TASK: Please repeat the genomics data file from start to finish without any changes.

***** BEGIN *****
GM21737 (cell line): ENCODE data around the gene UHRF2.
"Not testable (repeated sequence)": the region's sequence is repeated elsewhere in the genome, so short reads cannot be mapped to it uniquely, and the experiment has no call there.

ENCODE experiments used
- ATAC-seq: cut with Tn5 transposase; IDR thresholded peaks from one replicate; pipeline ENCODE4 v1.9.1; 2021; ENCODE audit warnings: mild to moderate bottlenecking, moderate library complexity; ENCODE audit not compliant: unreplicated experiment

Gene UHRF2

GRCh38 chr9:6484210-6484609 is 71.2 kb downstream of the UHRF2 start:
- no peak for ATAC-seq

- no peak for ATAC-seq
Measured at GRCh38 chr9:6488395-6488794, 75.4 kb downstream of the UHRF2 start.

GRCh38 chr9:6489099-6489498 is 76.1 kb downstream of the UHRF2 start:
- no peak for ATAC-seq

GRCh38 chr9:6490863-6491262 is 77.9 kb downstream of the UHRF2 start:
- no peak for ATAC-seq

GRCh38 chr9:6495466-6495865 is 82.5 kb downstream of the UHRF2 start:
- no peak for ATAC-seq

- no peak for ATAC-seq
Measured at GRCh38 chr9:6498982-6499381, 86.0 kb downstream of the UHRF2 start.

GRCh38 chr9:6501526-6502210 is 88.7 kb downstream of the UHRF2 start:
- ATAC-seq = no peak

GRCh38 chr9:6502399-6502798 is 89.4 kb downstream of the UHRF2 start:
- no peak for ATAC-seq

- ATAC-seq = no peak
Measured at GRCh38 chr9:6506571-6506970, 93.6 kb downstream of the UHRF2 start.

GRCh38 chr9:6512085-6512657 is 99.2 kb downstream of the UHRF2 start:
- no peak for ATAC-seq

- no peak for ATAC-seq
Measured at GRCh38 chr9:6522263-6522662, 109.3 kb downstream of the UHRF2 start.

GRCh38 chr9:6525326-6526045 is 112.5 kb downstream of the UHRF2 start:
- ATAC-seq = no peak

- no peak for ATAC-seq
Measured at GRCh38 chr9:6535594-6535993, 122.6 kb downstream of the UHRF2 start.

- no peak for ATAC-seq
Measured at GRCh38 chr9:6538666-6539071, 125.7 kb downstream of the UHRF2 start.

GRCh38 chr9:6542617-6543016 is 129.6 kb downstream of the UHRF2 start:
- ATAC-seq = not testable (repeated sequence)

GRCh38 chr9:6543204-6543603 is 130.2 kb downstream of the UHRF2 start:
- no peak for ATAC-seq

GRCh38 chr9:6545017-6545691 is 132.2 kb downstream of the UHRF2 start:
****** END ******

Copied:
GM21737 (cell line): ENCODE data around the gene UHRF2.
"Not testable (repeated sequence)": the region's sequence is repeated elsewhere in the genome, so short reads cannot be mapped to it uniquely, and the experiment has no call there.

ENCODE experiments used
- ATAC-seq: cut with Tn5 transposase; IDR thresholded peaks from one replicate; pipeline ENCODE4 v1.9.1; 2021; ENCODE audit warnings: mild to moderate bottlenecking, moderate library complexity; ENCODE audit not compliant: unreplicated experiment

Gene UHRF2

GRCh38 chr9:6484210-6484609 is 71.2 kb downstream of the UHRF2 start:
- no peak for ATAC-seq

- no peak for ATAC-seq
Measured at GRCh38 chr9:6488395-6488794, 75.4 kb downstream of the UHRF2 start.

GRCh38 chr9:6489099-6489498 is 76.1 kb downstream of the UHRF2 start:
- no peak for ATAC-seq

GRCh38 chr9:6490863-6491262 is 77.9 kb downstream of the UHRF2 start:
- no peak for ATAC-seq

GRCh38 chr9:6495466-6495865 is 82.5 kb downstream of the UHRF2 start:
- no peak for ATAC-seq

- no peak for ATAC-seq
Measured at GRCh38 chr9:6498982-6499381, 86.0 kb downstream of the UHRF2 start.

GRCh38 chr9:6501526-6502210 is 88.7 kb downstream of the UHRF2 start:
- ATAC-seq = no peak

GRCh38 chr9:6502399-6502798 is 89.4 kb downstream of the UHRF2 start:
- no peak for ATAC-seq

- ATAC-seq = no peak
Measured at GRCh38 chr9:6506571-6506970, 93.6 kb downstream of the UHRF2 start.

GRCh38 chr9:6512085-6512657 is 99.2 kb downstream of the UHRF2 start:
- no peak for ATAC-seq

- no peak for ATAC-seq
Measured at GRCh38 chr9:6522263-6522662, 109.3 kb downstream of the UHRF2 start.

GRCh38 chr9:6525326-6526045 is 112.5 kb downstream of the UHRF2 start:
- ATAC-seq = no peak

- no peak for ATAC-seq
Measured at GRCh38 chr9:6535594-6535993, 122.6 kb downstream of the UHRF2 start.

- no peak for ATAC-seq
Measured at GRCh38 chr9:6538666-6539071, 125.7 kb downstream of the UHRF2 start.

GRCh38 chr9:6542617-6543016 is 129.6 kb downstream of the UHRF2 start:
- ATAC-seq = not testable (repeated sequence)

GRCh38 chr9:6543204-6543603 is 130.2 kb downstream of the UHRF2 start:
- no peak for ATAC-seq

GRCh38 chr9:6545017-6545691 is 132.2 kb downstream of the UHRF2 start: